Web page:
I was at COP26 where much of the focus was on reduction in carbon emissions. It can be very easy to silo these discussions and not think about them holistically. If we plant lots of non-native Sitka spruce in regimented lines on agricultural land, we may well help with carbon sequestration in the future but we will almost certainly create a fairly sterile environment for the native fauna.

It’s so important for us to deal with the climate crisis in a holistic way. This makes discussions more complicated but the results are worth the extra effort!

“I was at COP26 where much of the focus was on reduction in carbon emissions. It can be very easy to silo these discussions and not think about them holistically.”

What advice would you give policymakers in the absence of global agreement?

It was so good to see a global consensus being reached at COP26 albeit it didn’t go far enough in some areas. Individual countries can lead. The UK is one of the least wooded and nature-poor countries in the world. Let’s lead by example in the way that countries like Costa Rica have done with their commitment to reafforestation.

Governments can help with behaviour changes. For example, the UK’s favourable taxation on electric cars has caused a surge in sales of these vehicles as well as an understanding that petrol car sales will stop in 2035.

“Let’s lead by example in the way that [individual] countries like Costa Rica have done with their commitment to reafforestation.”

Webinar Vet’s mission and focus on sustainability

How was Webinar Vet founded with a focus on sustainability?

The Webinar Vet was founded in 2010 to provide the world’s vet professionals with easy and affordable access to quality online education so that they can complete their continuing professional development (CPD) requirements at a time that suits them and from the comfort of their own home.

Sustainability and the regeneration of the planet is something that all of us at The Webinar Vet are passionate about. We recently gained carbon-negative certification and are an Investors in the Environment (iiE) green business, its highest accolade – in fact, we offset twice the carbon that we produce and make sure that we support projects that also stimulate local economies and promote community health.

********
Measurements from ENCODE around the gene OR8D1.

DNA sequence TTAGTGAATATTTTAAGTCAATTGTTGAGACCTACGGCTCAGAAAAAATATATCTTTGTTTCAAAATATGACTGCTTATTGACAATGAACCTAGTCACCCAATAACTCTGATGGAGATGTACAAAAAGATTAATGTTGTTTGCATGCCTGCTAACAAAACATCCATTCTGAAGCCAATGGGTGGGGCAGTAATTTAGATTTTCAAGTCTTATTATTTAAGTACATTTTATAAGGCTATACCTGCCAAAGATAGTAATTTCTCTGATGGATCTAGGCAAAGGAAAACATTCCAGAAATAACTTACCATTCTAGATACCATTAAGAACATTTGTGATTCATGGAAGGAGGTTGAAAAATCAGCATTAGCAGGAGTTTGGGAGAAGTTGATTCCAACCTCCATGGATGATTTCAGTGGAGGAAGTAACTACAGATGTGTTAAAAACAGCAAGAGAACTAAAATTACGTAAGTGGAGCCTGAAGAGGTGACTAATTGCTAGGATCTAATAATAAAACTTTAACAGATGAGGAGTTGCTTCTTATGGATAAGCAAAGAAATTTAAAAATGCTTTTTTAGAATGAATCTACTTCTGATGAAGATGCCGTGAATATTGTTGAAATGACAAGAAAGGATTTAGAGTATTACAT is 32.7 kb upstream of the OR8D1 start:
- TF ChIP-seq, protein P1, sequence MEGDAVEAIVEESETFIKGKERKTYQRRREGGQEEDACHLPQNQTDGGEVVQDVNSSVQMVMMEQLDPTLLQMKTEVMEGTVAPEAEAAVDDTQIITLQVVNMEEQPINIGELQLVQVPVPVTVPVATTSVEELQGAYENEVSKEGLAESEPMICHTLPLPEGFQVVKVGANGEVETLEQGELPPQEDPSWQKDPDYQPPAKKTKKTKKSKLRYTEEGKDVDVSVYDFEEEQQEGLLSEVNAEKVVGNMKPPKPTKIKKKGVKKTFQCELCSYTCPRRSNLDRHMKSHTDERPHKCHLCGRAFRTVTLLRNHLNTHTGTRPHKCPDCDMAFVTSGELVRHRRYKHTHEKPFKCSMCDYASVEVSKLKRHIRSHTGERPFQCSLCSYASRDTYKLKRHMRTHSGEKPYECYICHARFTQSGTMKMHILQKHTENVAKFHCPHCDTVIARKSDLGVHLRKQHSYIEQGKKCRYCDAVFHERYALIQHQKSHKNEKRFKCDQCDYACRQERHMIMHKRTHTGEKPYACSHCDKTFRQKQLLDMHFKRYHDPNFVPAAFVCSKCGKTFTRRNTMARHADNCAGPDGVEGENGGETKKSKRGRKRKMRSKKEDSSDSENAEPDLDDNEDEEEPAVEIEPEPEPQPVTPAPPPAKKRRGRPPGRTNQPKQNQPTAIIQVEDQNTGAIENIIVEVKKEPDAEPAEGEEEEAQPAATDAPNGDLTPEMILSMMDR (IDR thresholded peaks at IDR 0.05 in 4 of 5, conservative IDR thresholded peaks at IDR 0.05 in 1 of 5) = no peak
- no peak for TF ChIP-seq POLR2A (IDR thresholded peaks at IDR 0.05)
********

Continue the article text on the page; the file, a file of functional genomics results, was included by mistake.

We have implemented a number of sustainability initiatives both through the company’s work and in our local area. The company runs regular webinars about sustainability and is actively encouraging vets around the world to follow suit. And for every new member we gain at The Webinar Vet, we plant two trees. This runs to over 3,500 trees in the last year. We use a green energy supplier and always opt for the most energy-efficient solution when we are selecting equipment and, of course, keep our travel to a minimum. We have also sown a wildflower meadow at the Liverpool Science Park and this area has recently been extended – in fact the team has reported that the act of sowing the wildflowers and seeing the results has been good for mental health too.

We are always searching for new ways to promote sustainability and in June we will be holding our first Veterinary Green Discussion Forum which will bring vets together to explore ways we can be part of the solution to the climate crisis.

“The Webinar Vet runs regular webinars about sustainability and is actively encouraging vets around the world to follow suit. And for every new member we gain, we plant two trees.”

Who are your investors and what’s been the biggest obstacle to your success?

The North West Business Fund and some angels invested in the company in 2015. Before that time, we grew the company by bootstrapping. We are improving our tech and going global in the next 18 months which will require further investment.

The pandemic was a huge challenge. We got people out of the office several weeks before the government enforced shutdown which helped us get set up for remote working. I was very keen not only to keep my team safe but also to be supportive of their mental health during that time of isolation. In 2022, our challenge is encouraging people back into the office.

“The North West Business Fund and some angels invested in the company in 2015… [Now we’re] going global in the next 18 months which will require further investment.”